November 1, 2017

Nurturing Growth and Resurgence in IOR

A nnumber of noteworthy developments pertaining to the Indian Ocean region have taken place over the last one year. My remarks are broadly aimed at analyzing those contextual happenings, while also explaining India’s evolving thinking on this important subject.

Some months ago, at an interaction on this subject in this very city, the significance in geo-politics of oceans in general and the Indian Ocean in particular was raised. It was brought out that we do not think of oceanic spaces as we do of continents and instead regard them more as a neutral, characterless vacuum to be filled by those most active. The granular complexity that a large landmass would present does not automatically extend to equally substantial maritime space. Some of that is understandable because it does not have the same population density. But somewhere in our thinking is the assumption, probably reinforced by the colonial period, to regard the seas as passages to transit and not an arena of activity by itself. The point I wish to underline is that perhaps the time has come for us to devote more energies and attention to a greater understanding of maritime activities and cultures and not regard them simply as an adjunct to the littoral.

Now, even as oceans go, the Indian Ocean is one that has been particularly disadvantaged in recent history. The irony actually is that it has long had an essential unity that is based on the monsoons. In fact, if anything, it is relatively unique in that regard. No other part of the maritime world has its fundamental economic activities so directly derived from cycles of nature. This unity was expressed over the ages primarily through maritime trade rhythms, that then carried over into migration, traditions, practices and faith. As a result, this ocean evolved its own special identity that is based on mobility, acceptance and inter-penetration. This historical inheritance is visible across its expanse, whether it is Hindu temples in Bali and My Son, in fact all the way upto Zhengzhou in Arab communities in Aceh and Eastern Sri Lanka or the Waqwaq settlers in Madagascar. Indeed, there are few more striking examples of global trends being expressed through the region as local presence. Remnants of influence after so many centuries only give us a partial sense of the intensity and vibrancy of what must have been one of the most active economic highways across this enormous geography. That they still tell their tale testifies to the fact that the overall ethos of the Indian Ocean was one of co-existence and adjustment, where respect for diversity was intrinsic to the promotion of trade. If we are to revive a sharper sense of its own identity, it is important to appreciate and foster this multi-chromatic picture of the Indian Ocean.

If pluralism and syncretism are deep historical traits in the recent past, they have been strengthened by liberalism as well. When we stop and think about it, the Indian Ocean is the most populous English speaking lake in the world, larger than the Atlantic. The colonial era did much damage to this ocean community. But it did leave some good behind in institutions, practices and values that today are naturally supportive of international norms and rule of law. My point, therefore, is that a combination of history – both ancient and more recent – provide the foundation today to build a more contemporary region with its own personality.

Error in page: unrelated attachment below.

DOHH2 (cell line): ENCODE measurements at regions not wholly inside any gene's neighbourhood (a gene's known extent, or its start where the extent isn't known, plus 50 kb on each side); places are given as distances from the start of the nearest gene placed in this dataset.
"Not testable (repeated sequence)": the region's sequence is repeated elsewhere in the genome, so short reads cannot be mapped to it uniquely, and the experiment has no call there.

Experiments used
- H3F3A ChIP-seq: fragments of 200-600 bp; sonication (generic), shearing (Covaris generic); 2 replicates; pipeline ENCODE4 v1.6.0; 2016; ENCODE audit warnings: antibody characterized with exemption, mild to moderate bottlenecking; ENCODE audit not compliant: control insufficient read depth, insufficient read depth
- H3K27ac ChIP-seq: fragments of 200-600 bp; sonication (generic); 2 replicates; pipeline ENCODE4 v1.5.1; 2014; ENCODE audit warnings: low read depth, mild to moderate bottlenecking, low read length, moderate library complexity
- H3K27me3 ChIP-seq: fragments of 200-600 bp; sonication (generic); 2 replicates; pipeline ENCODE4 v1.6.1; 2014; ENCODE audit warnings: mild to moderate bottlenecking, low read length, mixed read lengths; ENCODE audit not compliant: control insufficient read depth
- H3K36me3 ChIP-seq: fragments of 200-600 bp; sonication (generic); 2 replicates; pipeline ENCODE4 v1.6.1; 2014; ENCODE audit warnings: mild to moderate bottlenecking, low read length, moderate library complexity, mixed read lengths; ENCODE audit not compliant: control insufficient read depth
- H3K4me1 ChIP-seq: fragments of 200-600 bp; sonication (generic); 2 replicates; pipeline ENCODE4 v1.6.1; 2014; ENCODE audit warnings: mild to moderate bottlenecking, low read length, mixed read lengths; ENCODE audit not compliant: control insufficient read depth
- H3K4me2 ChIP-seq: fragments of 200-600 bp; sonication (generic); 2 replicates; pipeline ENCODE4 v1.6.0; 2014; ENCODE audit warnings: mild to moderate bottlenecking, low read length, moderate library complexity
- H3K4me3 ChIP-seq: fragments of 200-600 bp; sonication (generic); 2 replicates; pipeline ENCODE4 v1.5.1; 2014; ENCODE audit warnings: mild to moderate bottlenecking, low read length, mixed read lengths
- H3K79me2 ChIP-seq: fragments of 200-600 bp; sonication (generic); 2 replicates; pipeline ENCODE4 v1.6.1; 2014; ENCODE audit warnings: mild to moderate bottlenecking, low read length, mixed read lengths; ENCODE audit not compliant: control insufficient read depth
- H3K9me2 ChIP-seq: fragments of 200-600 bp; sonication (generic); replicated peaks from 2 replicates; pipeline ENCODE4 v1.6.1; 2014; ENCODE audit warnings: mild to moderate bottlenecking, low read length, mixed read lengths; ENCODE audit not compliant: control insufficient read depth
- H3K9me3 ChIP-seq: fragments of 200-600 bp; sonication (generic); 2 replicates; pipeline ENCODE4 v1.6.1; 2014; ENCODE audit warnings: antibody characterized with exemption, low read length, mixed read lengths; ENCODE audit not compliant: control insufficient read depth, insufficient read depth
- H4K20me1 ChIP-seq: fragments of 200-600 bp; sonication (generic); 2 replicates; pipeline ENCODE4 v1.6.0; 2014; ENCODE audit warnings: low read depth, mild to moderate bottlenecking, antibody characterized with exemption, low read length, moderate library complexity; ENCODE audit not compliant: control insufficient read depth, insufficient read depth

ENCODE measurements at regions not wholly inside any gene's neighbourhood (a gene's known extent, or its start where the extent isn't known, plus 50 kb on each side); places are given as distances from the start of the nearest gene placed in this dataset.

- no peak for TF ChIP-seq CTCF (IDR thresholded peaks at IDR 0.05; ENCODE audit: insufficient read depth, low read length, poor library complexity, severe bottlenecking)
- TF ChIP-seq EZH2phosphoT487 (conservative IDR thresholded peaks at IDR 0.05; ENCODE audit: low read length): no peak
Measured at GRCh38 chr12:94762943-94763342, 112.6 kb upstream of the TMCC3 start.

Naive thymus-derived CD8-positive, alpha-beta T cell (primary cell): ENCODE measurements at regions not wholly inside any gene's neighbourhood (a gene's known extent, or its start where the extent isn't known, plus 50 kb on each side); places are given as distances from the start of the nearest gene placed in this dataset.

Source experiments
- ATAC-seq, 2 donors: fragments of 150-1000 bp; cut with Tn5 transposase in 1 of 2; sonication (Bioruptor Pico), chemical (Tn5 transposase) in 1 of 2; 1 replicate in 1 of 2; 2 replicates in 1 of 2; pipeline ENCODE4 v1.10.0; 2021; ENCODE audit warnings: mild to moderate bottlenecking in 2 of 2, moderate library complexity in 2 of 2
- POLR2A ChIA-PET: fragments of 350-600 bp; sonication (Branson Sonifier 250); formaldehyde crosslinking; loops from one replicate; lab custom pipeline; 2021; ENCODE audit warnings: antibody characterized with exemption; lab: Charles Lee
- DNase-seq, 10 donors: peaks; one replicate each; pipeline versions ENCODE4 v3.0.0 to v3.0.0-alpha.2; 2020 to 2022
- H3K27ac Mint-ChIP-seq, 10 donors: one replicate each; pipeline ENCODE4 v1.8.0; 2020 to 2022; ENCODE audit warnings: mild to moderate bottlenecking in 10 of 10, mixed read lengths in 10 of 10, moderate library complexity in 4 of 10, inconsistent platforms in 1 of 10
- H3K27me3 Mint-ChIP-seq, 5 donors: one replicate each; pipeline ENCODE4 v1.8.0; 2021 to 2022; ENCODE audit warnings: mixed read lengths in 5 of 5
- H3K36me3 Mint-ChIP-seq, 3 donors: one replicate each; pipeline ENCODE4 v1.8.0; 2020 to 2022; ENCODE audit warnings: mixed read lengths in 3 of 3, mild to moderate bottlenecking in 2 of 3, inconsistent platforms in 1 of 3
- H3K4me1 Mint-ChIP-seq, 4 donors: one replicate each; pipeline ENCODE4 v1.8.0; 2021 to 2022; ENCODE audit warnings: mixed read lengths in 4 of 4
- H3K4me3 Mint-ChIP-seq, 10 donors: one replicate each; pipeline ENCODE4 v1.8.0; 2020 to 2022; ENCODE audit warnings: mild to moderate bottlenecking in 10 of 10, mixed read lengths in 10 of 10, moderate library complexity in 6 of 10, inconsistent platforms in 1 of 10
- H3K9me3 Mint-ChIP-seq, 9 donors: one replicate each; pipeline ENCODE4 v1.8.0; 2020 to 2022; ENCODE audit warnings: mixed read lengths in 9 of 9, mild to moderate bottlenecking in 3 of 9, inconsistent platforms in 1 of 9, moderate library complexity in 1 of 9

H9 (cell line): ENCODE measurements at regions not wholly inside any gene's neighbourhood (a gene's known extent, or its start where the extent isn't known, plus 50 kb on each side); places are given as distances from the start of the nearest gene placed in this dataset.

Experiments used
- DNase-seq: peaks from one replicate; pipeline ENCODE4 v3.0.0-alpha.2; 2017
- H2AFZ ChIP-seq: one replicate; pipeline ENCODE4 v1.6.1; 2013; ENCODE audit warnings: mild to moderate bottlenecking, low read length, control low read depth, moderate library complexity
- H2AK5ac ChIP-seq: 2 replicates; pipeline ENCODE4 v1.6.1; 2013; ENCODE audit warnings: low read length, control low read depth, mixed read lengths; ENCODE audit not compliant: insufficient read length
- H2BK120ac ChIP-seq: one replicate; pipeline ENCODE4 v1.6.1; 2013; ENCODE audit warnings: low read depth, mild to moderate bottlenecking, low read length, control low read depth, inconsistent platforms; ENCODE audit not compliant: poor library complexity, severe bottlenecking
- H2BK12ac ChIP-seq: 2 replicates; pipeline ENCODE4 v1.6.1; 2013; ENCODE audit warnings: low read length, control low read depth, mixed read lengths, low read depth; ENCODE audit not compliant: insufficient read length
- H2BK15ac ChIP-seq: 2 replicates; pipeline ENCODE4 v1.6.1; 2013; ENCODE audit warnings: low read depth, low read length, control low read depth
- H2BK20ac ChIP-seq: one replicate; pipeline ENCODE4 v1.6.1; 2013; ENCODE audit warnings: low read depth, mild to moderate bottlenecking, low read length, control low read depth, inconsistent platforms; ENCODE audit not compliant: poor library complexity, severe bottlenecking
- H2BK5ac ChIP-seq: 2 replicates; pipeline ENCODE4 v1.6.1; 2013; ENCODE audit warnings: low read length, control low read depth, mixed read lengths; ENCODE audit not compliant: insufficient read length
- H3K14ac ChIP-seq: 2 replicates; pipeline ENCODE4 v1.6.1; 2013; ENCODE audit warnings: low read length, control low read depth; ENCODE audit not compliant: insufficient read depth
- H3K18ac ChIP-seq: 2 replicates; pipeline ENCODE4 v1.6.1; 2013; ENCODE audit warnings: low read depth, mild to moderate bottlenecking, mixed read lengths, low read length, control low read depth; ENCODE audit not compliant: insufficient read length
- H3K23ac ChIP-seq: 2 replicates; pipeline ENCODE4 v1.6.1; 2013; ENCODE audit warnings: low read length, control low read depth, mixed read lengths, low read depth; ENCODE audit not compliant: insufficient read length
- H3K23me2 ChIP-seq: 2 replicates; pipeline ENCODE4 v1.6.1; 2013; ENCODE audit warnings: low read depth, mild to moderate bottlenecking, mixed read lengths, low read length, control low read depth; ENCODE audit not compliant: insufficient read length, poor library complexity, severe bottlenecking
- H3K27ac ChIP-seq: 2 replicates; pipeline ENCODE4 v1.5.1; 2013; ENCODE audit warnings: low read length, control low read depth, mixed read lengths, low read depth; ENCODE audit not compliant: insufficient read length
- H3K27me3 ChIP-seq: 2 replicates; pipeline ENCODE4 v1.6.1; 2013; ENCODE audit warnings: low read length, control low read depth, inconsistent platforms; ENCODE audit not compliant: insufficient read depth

The reasons why we do not readily appreciate this unity of the Indian Ocean are complex and worthy of a debate by themselves. In part, it was the effect of the lateral fragmentation of the region by external powers. Colonial powers certainly created artificial firewalls through their administrative jurisdictions that diluted centuries of natural movements and contacts. Their dominance also saw an accentuation in the divisions between the ocean and its littoral societies with a shrinking of local maritime practices and capabilities. As these inherent traditions of sea-faring diminished due to the pressures of European presence, we were left with a less active visualization of this vast global commons. Decolonization and emergence of modern nation states again put such a strong emphasis on territoriality that it further reduced the salience of regional and trans-regional cooperation and flows. The Indian Ocean was thus seen as less intrinsically coherent than, say, the Atlantic or the Pacific. Even its constituents like the Bay of Bengal or the Arabian Sea are not deemed to have a culture like the Mediterranean, the Caribbean or the North Sea. The questions which arise – and are no doubt subjects for this Conference – are whether we should revive the ethos of the Indian Ocean region, whether we can, and if so, how do we do it?

The case for investing more effort into the revival of the identity and community of the Indian Ocean is now gathering greater support. It could be said that our collective presence at Colombo is itself an affirmation of those objectives. There are a number of reasons that explain this trend. To begin with, the littoral countries have generally developed strongly in the last few decades, with higher economic growth, better social indices, greater political influence and more confident postures. Together, they have lifted the overall region to greater prominence in world affairs. It is their aggregate national development, when combined with the progress of East Asia, that has led to the resurgence of Asia in global politics. The practical consequences of this growth have been a very marked increase – both from the demand and supply side – of goods and commodities through the Indian Ocean. As a result, the Ocean may well be on track to reclaim its historical reputation as the world’s primary economic highway.